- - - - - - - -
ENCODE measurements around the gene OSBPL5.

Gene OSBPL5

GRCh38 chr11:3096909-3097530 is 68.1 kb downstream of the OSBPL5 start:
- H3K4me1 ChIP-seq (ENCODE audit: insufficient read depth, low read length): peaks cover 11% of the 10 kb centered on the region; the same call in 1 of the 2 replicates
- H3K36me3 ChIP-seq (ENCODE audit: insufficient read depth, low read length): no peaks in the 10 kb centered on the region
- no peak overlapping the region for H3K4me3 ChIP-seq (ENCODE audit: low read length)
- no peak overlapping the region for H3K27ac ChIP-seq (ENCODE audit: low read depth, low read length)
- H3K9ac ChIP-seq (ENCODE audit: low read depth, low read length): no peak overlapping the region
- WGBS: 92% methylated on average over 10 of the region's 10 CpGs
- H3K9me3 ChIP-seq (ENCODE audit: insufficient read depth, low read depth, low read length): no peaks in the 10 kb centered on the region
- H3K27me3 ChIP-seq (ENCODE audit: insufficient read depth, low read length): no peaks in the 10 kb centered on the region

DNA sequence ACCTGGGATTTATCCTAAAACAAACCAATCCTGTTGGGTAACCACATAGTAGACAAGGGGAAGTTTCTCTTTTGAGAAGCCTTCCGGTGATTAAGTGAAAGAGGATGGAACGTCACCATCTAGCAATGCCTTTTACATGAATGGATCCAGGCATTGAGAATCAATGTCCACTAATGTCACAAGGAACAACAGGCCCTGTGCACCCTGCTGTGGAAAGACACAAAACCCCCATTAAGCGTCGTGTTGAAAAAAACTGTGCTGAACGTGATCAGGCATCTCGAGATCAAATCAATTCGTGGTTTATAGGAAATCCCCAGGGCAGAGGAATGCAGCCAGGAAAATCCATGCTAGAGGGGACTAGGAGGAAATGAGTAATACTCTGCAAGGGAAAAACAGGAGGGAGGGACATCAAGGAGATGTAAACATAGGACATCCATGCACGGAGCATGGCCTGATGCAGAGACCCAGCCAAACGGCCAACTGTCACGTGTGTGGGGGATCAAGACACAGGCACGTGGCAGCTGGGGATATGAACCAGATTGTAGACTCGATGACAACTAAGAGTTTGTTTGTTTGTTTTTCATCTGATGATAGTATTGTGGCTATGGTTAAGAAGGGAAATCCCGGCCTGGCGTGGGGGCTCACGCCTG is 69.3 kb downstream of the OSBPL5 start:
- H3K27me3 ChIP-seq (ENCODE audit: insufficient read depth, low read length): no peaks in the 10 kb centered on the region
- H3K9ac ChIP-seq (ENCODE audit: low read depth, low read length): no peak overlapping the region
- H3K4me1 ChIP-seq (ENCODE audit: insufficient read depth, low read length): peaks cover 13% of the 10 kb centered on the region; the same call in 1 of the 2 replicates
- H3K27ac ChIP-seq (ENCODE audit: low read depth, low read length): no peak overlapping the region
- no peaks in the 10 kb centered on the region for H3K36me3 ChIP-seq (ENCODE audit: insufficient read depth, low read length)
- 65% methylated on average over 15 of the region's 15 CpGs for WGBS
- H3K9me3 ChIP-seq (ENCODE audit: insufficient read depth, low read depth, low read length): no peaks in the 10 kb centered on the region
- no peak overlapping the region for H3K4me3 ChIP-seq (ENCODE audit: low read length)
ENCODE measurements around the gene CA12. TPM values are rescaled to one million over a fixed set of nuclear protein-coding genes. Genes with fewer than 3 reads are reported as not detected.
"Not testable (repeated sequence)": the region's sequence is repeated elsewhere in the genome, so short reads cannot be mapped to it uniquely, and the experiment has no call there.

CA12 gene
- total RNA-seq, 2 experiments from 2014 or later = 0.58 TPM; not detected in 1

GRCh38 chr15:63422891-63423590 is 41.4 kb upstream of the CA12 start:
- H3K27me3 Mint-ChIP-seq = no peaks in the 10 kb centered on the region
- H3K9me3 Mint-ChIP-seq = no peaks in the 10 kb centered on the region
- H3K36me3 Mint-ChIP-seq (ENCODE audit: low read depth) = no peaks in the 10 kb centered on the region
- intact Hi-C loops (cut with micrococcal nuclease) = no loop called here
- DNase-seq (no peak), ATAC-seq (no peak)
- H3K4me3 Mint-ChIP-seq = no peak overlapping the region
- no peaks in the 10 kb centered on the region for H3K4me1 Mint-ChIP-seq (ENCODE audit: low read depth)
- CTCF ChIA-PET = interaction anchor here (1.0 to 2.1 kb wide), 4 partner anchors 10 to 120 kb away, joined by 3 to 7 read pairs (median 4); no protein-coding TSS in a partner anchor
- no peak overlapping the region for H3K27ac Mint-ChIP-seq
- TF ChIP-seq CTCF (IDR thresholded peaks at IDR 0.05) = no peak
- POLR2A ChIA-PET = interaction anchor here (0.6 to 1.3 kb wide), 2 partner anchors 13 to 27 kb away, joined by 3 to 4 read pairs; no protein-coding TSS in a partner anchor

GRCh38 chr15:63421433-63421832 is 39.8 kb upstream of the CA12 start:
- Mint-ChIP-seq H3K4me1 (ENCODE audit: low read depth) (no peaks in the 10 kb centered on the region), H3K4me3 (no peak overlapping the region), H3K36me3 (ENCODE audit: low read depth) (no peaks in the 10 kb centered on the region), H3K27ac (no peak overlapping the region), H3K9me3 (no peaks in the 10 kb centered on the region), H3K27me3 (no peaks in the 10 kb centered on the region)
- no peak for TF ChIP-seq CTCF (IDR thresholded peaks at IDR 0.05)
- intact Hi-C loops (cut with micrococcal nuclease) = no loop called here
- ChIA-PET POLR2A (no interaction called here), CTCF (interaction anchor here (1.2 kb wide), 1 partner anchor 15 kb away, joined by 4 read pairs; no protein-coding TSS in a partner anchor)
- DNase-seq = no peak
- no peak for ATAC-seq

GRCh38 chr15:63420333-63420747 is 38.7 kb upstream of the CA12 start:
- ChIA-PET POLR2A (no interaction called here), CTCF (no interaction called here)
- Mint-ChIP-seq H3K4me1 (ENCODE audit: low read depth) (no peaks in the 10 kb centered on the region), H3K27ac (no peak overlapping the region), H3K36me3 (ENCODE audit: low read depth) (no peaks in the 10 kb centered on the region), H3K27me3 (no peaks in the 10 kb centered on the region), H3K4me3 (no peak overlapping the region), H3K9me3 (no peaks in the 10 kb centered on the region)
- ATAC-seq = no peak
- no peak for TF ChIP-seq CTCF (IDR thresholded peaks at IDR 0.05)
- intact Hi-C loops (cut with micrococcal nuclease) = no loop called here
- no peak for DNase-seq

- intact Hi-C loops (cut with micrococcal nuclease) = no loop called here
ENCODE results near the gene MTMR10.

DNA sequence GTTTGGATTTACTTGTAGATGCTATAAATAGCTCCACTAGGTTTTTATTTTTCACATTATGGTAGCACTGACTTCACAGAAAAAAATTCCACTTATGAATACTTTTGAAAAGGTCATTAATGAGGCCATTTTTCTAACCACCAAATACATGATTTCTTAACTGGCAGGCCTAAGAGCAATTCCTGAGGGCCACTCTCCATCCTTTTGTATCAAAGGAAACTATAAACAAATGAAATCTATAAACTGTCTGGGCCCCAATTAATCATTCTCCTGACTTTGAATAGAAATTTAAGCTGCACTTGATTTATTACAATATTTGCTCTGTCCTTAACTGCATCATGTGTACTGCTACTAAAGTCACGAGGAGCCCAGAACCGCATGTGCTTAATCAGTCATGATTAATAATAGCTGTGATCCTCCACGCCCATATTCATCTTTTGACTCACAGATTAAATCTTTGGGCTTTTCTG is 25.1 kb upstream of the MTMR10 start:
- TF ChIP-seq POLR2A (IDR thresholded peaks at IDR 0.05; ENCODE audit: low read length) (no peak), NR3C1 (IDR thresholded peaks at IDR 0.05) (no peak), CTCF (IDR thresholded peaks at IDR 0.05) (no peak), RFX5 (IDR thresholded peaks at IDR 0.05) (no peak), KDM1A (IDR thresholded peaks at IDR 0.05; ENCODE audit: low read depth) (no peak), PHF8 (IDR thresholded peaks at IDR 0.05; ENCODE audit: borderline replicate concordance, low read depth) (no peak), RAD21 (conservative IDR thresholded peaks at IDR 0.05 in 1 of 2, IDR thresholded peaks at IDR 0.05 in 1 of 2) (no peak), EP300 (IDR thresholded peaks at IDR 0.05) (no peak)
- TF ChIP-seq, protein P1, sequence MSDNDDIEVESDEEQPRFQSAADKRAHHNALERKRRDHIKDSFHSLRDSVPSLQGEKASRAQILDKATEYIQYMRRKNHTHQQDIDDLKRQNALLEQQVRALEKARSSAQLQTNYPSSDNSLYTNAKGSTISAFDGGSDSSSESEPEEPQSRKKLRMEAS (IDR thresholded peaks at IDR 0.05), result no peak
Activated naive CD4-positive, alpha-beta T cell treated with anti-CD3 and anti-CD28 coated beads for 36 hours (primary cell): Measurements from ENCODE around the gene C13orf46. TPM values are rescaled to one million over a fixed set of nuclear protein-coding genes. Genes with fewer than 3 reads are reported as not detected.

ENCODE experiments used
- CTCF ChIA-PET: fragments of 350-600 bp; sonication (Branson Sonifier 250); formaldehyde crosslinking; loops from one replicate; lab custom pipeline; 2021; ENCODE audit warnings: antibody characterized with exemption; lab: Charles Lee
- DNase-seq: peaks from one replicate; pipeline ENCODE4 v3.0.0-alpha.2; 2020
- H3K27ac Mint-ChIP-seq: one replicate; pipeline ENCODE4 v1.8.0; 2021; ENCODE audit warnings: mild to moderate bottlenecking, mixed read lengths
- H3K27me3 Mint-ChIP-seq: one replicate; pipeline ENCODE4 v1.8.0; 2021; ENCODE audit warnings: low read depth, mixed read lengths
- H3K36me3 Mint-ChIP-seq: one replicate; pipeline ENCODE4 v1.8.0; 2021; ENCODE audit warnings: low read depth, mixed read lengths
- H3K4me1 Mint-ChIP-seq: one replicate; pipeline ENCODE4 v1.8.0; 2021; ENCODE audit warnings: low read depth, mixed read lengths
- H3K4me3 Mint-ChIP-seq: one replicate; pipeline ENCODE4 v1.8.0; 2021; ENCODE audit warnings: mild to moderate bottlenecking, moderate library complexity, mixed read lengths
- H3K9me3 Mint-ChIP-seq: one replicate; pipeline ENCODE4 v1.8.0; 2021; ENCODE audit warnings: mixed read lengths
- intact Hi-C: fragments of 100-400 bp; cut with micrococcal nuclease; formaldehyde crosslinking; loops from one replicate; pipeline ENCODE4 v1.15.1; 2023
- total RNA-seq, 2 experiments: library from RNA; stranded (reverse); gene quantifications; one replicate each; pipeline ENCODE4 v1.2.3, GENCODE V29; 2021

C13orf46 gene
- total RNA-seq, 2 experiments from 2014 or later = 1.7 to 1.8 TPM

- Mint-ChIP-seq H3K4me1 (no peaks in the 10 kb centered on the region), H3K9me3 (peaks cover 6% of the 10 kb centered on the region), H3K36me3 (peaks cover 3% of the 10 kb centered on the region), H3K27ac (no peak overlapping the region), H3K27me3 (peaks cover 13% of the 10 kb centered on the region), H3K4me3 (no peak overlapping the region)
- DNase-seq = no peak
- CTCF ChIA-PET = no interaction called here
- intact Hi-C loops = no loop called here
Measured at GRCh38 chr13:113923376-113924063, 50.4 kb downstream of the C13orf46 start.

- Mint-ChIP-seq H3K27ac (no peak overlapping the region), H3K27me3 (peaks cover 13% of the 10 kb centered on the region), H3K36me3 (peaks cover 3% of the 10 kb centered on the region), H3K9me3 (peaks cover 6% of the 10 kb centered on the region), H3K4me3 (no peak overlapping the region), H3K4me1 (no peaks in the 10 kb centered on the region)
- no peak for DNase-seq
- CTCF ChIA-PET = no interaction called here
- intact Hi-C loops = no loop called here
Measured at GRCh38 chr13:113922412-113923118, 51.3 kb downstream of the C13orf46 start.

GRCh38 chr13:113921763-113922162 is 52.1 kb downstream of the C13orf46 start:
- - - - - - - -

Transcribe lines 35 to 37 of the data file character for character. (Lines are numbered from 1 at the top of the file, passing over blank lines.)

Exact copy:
- TF ChIP-seq CTCF (IDR thresholded peaks at IDR 0.05) = no peak
- POLR2A ChIA-PET = interaction anchor here (0.6 to 1.3 kb wide), 2 partner anchors 13 to 27 kb away, joined by 3 to 4 read pairs; no protein-coding TSS in a partner anchor

GRCh38 chr15:63421433-63421832 is 39.8 kb upstream of the CA12 start: